93. It appears that many health authority functions, including a great deal of public health work, are being devolved to PCTs. The situation is very unclear, however, because health authorities still have statutory responsibility for public health, yet the responsibility of PCG/Ts for improving health seems to throw responsibility their way too. The Government needs to clarify exactly what the respective public health roles of the different tiers of the health system will be.

94. We also believe it is crucial that devolving public health expertise to primary care does not dissipate the public health resources which already exist in health authority departments.[108] Some strategic population health issues will need to be dealt with at a larger level than the PCT, and health authorities will still have responsibility for taking an overview of PCTs and allocating resources according to need, so it is important that the health authority does not lose its body of expertise because of fragmentation to PCTs.[109] According to the evidence of the DoH, each PCT Executive Committee will have to include a specialist public health professional "to ensure the provision of appropriate and strategic public health advice to the chairman and members".[110] However, given that health authority departments are already struggling with public health capacity, this requirement might dissipate their resources entirely.[111] There are simply not enough public health experts to go around all the PCTs, never mind the health authorities as well. The public health experts on PCT boards also run the risk of being professionally isolated.[112] A better solution to the problem of supplying public health advice to PCTs, which will certainly be needed, might be in the form of managed public health networks, with which PCTs and indeed Local Authorities could contract for public health support[113]. Public health teams are multi-disciplinary, and fragmenting teams into individuals attached to PCTs would mean that each PCT only had a very narrow and specialised resource, unless this individual was firmly connected into some kind of network or centre of expertise, from which they could draw on other public health disciplines than their own.[114] It may be that, with PCTs becoming the predominant purchasers, health authorities could focus on public health almost exclusively and house such centres of expertise on a hub and spoke model. It may well be that no one national solution will cater for the different local situations of different areas, but guidance and an exploration of this area is vital. We recommend that the Government conducts a review of the best way of providing public health support to the variety of local agencies which require or will require it.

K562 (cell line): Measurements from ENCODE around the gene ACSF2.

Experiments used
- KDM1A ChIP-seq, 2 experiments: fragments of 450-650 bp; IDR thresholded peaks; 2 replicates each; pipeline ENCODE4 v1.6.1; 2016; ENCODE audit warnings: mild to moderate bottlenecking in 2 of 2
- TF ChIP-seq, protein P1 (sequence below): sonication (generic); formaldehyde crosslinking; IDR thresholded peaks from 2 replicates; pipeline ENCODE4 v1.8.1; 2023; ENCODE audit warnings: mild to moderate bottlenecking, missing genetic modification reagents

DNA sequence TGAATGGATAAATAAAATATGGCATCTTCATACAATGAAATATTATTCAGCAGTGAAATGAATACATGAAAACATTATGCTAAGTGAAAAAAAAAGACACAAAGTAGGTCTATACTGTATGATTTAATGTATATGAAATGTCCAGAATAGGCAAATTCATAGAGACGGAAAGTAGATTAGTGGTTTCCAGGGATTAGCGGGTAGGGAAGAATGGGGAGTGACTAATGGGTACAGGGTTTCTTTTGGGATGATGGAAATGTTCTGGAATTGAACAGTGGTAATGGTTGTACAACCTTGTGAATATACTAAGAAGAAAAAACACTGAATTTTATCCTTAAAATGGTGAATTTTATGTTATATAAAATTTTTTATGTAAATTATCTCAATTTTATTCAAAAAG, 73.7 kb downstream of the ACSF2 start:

95. There are a number of ways in which primary care could contribute more to the wider public health vision. The primary care team could become a fulcrum for interagency work, physically providing a base for various combinations of 'one-stop shop' or healthy living centre or at least creating an information link to other statutory services. Formalised links and defined referral pathways to local government departments such as housing, leisure (such as through the exercise on prescription scheme) and schools, to name a few, would link the medical health care team more effectively to the social determinants of health and the statutory powers who may affect such determinants. On a wider canvas, health visitors and nurses could lead primary care involvement with community interventions and development. The establishment of PCTs should allow Primary Care to take a broader population perspective. Given that PCGs and PCTs have as one of their three key functions "to improve the health and address inequalities of their community" a way must be found to make public health a viable reality for primary care.[115]

84   Q359. Back

85   Kessel N and Shepherd M Original Papers (c. 1962) The health and attitudes of people who seldom consult a doctor, cited in Perspectives in Public Health, ed Griffiths and Hunter "Primary Care Perspectives", David Colin-Thome, pp.179-191, p.181. Back

86   Q452. Back

87   Ev., p.118; Ev., p.212. Back

88   P.Venning et al, BMJ, 2000, 1320: 1048-53; suggest that average GP consultation times are currently 7.3 minutes; nurse consultation times are nearly 12 minutes. Back

89   Q502. Back

90   Q456. Back

91   Independent Inquiry into Inequalities in Health, p.120. Back

92   Q146. Back

93   Ev., p.12. Back

94   Third Report from the Health Committee, Session 1998-99, Future NHS Staffing Requirements, HC 38-II, p.251. Back

95   Ev., pp.450-53. Back

96   Ev., p.451. Back

97   Building the Community-Pharmacy Partnership: a project report by the Central Pharmaceutical Advisory Committee, May 2000. Back

98   Ev., p.515. Back

99   Q452. Back

100   Q450. Back

101   PH57 (not printed). Back

102   Q440; Q445; Q446 . Back

103   Ev., p.191. Back

104   Ev., p.226. Back

105   Ev., p.12. Back

106   Ev., p.438. Back

107   Ev., p.212. Back

108   Ev., p.322. Back

109   Ev., p.323. Back

110   Ev., p.12. Back

111   Ev., p.326. Back

112   Ev., p.326. Back

113   Ev., p.319. Back

114   Q22. Back

115   Ev., p.11. Back